29. New Birth John 3:5-8 John 3:14-17 Salvation
30. Peace Romans 5:1-5 Hebrews 13:20-21 Discipleship and the Christian Life
31. Repent Mark 1:15 Acts 17:30 Salvation
32. Baptism Acts 2:38-40 Romans 6:4-5 Discipleship and the Christian Life
33. The Comforter John 14:16 John 16:8-11 Holy Spirit
34. The Body of Christ Acts 2:41-43 Ephesians 4:15-16 Church and Kingdom
35. Serving Others James 2:15-17 Matthew 25:37-40 Church and Kingdom
36. Prayer Matthew 6:5-8 Romans 8:26-27 Discipleship and the Christian Life
37. Building Well Ecclesiastes 12:13-14 Matthew 7:24-27 Discipleship and the Christian Life
38. Anger Matthew 5:21-22 Proverbs 22:24 Ethics and Morality
39. Lust Matthew 5:27-30 Proverbs 5:18 Ethics and Morality
40. Enemies Matthew 5:43-48 Ephesians 6:10-18 Discipleship and the Christian Life
41. Jealousy Ecclesiastes 4:4 James 3:13-18 Reason and Faith
42. Sloth Proverbs 18:9 2 Thessalonians 3:10 Ethics and Morality
43. Greed Hebrews 13:5 Malachi 3:8-12 Discipleship and the Christian Life
44. Pride Ezekiel 16:49 Jeremiah 13:15-17 Rebellion and Sin
45. Depression Psalm 42:5 Isaiah 26:3 Discipleship and the Christian Life
46. Priorities Philippians 3:13-14 Matthew 6:33-34 Discipleship and the Christian Life
47. Influence Matthew 5:13-16 Matthew 18:6 Community and World
48. Witness Matthew 28:18-20 1 Peter 3:14-16 Discipleship and the Christian Life
49. Marriage: God’s Design Genesis 2:22-24 Song of Songs 8:6-7 Family
50. Husbands/Wives Ephesians 5:25-26 Ephesians 5:22-24 Family
51. Resurrection 1 Corinthians 15:3-8 1 Corinthians 15:20-22 Time and Eternity
52. Glory Revelation 21:1-4 Revelation 22:17-21 Time and Eternity

HCSB Study Bible.

Simple Steps To More Effective Bible Study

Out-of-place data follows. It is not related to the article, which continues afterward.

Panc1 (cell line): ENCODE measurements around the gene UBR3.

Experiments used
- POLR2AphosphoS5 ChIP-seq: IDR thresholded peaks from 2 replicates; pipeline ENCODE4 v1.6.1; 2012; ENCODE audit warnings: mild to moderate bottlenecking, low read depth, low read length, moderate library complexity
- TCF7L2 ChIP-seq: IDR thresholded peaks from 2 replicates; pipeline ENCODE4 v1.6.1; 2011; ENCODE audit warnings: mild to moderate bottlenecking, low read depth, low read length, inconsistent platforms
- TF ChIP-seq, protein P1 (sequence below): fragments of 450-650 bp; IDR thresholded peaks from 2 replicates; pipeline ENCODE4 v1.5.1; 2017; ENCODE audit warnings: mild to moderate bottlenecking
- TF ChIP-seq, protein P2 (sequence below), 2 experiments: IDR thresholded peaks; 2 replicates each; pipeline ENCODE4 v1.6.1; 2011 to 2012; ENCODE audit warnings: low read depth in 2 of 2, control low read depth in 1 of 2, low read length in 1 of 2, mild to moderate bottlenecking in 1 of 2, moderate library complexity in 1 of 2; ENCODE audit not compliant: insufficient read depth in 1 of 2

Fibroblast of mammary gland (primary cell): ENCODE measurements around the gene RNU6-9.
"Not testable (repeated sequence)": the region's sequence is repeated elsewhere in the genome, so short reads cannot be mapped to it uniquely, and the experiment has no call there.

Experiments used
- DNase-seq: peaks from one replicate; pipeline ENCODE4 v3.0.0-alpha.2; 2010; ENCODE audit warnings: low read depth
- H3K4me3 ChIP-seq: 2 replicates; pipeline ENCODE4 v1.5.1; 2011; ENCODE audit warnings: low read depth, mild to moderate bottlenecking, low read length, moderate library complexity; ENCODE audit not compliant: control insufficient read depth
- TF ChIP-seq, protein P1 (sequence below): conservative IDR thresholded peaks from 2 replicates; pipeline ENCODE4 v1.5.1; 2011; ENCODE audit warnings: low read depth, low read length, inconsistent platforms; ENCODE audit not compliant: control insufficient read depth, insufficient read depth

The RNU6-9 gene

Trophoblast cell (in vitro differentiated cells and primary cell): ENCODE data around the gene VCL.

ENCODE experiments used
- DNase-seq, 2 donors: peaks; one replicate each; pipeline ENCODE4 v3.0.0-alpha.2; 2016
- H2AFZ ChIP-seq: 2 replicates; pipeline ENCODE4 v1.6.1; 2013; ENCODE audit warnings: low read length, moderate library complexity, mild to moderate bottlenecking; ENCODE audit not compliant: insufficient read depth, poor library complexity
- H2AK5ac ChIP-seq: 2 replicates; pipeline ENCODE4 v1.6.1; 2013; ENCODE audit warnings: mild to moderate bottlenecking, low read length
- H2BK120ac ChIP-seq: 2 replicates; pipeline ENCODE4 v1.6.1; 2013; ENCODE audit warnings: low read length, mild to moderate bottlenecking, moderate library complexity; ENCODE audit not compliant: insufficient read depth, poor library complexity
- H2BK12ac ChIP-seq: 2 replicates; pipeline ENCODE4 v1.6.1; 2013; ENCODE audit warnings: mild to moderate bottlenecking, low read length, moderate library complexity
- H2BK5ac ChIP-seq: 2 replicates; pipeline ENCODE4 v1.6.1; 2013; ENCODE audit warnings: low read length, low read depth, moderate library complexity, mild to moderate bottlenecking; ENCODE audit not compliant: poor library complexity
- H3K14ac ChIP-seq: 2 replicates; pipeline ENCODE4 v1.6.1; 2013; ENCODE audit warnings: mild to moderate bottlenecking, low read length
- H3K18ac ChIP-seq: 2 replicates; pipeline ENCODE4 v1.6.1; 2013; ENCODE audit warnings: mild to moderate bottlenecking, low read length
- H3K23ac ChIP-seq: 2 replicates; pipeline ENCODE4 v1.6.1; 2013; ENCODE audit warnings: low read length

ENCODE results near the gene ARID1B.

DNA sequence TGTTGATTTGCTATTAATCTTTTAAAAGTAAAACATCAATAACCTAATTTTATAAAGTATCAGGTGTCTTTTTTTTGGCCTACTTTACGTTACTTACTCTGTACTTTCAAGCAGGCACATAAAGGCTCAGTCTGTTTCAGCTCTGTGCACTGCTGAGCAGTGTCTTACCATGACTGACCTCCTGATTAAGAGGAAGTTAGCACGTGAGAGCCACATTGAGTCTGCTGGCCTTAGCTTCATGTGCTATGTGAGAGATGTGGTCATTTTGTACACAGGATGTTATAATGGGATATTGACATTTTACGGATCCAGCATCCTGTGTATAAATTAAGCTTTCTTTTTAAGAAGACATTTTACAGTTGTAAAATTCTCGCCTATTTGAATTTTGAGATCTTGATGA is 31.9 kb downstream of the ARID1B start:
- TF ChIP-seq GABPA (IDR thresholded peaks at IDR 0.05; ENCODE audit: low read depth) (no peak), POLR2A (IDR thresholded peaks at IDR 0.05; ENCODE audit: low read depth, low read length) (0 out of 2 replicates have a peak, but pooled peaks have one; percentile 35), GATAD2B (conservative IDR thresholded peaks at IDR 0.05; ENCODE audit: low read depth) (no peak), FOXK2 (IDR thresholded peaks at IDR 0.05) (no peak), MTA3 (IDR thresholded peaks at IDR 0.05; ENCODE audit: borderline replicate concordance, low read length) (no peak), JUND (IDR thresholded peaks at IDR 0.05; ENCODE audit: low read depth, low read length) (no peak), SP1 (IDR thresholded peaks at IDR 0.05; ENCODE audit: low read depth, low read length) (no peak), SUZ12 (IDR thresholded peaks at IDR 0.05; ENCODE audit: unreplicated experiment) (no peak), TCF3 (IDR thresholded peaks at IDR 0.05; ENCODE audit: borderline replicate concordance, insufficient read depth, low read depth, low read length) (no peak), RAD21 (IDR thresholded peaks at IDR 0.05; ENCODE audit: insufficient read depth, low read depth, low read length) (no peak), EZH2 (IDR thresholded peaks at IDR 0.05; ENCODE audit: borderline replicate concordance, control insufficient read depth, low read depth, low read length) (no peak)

Simple Steps To More Effective Bible Study

Many Christians want to understand the Bible more but find it to be a daunting task. That is understandable. At its oldest (Job) the Bible is between 4,000 and 6,000 years old and it was originally written in other languages. So what can we do to be more effective in our Bible study?

  1. Gather the tools you need: A Bible (two is actually better, 1 word for word translation and 1 meaning based translation), A Bible Dictionary (I recommend Unger’s), a Concordance (I recommend Gruden’s or the Treasury of Scripture Knowledge) possibly a commentary (Wycliffe is excellent), a notebook, and a pen.
  2. Decide if you will study a topic or a book then begin at the appropriate point. By way of example, if you will study what the Bible says about worship you would look that up in your concordance and begin with the first passage listed.
  3. Pray for wisdom and understanding then read the selected passage; I always read in at least two English translations, NASB and NIV or NLT, and sometimes in all three. In this step read all the way through the passage without looking up any words or writing anything down.
  4. Read the passage again. This time write down any terms you might not be familiar with or that you want to know more about, such as predestination. Also write down any questions that you may have about the passage. Take note of any footnotes that are added at the bottom of the page. These will, very often, be most helpful to your understanding of the Bible text.